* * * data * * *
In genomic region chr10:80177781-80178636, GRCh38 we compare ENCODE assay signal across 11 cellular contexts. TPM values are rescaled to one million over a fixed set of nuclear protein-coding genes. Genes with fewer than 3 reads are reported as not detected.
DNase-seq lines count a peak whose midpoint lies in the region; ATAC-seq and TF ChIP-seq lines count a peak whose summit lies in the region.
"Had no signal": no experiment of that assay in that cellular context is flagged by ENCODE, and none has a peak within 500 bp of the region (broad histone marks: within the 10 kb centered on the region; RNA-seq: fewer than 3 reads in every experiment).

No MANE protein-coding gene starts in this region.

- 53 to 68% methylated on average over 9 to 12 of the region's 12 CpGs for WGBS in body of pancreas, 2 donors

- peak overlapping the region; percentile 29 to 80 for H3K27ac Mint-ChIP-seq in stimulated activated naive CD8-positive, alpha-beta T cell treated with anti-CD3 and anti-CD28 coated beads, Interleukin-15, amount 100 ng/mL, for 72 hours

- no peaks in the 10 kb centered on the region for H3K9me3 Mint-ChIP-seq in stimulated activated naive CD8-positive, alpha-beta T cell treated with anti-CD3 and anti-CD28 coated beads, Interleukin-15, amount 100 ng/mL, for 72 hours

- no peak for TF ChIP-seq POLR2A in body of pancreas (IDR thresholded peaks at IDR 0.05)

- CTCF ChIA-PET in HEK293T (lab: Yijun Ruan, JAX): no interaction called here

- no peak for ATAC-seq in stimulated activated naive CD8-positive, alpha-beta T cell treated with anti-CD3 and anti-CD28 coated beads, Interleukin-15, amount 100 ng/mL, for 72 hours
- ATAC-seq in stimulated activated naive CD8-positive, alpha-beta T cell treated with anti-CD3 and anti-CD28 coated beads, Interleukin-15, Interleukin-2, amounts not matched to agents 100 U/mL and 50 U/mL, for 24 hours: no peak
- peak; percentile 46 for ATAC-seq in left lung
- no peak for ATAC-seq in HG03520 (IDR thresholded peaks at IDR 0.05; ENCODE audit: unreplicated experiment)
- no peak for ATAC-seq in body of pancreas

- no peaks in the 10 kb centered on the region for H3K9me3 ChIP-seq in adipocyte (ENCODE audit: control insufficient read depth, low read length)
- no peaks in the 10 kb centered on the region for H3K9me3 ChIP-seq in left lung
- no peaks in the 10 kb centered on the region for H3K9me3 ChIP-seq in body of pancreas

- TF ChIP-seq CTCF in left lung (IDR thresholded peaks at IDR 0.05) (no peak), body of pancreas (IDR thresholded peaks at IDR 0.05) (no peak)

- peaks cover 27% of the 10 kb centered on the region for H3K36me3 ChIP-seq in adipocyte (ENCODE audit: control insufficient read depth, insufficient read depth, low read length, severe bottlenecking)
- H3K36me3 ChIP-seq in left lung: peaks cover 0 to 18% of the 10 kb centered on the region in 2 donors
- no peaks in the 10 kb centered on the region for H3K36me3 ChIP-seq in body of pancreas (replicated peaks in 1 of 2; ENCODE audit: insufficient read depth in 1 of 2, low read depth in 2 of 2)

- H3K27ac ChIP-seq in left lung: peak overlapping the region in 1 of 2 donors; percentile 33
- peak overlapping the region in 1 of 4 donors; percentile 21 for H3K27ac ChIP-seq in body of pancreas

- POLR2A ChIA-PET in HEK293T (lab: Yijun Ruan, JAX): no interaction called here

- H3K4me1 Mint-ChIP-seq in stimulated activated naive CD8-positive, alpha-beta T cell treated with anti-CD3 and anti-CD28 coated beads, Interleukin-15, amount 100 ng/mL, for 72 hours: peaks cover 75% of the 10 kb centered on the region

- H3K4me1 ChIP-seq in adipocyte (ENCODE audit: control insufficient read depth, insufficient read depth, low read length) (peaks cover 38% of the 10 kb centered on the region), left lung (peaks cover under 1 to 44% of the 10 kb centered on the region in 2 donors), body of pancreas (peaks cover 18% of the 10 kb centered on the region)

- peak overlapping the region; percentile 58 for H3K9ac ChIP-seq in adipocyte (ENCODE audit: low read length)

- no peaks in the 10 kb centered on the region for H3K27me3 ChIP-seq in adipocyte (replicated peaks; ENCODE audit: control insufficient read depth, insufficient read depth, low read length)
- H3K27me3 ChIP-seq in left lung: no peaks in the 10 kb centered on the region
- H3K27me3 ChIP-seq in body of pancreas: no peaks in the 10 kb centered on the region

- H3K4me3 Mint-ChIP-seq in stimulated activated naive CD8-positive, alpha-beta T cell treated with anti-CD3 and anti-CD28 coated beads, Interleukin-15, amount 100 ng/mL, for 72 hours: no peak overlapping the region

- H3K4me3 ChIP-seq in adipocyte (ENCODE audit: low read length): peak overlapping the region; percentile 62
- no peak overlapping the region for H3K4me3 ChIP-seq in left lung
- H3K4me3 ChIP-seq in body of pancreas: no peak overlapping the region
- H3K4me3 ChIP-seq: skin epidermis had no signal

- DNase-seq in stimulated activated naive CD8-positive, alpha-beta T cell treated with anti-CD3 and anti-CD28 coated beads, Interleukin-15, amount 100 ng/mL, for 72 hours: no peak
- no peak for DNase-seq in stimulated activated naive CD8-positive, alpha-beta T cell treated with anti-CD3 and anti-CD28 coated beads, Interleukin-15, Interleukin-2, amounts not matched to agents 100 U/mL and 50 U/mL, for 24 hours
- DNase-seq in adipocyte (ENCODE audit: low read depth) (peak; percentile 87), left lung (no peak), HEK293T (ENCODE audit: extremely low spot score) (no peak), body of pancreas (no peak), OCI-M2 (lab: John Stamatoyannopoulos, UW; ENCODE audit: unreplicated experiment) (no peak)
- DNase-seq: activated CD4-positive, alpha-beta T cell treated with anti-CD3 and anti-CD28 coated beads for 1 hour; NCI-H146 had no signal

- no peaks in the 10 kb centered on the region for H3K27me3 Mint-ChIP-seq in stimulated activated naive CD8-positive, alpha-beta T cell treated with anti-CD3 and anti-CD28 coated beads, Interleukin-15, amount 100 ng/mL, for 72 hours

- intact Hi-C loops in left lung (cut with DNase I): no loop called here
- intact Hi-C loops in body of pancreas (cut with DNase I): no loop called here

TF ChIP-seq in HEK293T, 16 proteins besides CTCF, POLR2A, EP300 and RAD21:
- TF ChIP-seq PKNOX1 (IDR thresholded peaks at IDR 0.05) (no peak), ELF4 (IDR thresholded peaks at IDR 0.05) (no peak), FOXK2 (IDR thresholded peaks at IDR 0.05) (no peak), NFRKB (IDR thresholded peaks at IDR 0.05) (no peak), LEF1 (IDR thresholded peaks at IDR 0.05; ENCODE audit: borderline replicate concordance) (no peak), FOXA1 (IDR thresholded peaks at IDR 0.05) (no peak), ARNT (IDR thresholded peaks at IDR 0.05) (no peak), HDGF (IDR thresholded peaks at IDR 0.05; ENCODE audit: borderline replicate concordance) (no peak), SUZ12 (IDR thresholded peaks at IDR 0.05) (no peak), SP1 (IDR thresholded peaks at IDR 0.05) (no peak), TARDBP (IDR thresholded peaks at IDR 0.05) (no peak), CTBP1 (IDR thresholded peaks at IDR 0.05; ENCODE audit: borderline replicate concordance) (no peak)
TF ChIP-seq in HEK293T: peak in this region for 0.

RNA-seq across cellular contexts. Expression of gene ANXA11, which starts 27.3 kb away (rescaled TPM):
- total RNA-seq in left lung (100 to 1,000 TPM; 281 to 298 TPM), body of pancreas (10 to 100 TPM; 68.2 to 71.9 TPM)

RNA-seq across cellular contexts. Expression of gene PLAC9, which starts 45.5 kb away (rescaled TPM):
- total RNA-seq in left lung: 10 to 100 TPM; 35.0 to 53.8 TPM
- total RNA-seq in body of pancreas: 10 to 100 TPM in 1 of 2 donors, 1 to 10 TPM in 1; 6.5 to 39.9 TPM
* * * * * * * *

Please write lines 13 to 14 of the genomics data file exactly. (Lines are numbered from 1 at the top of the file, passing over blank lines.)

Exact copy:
- no peak for ATAC-seq in HG03520 (IDR thresholded peaks at IDR 0.05; ENCODE audit: unreplicated experiment)
- no peak for ATAC-seq in body of pancreas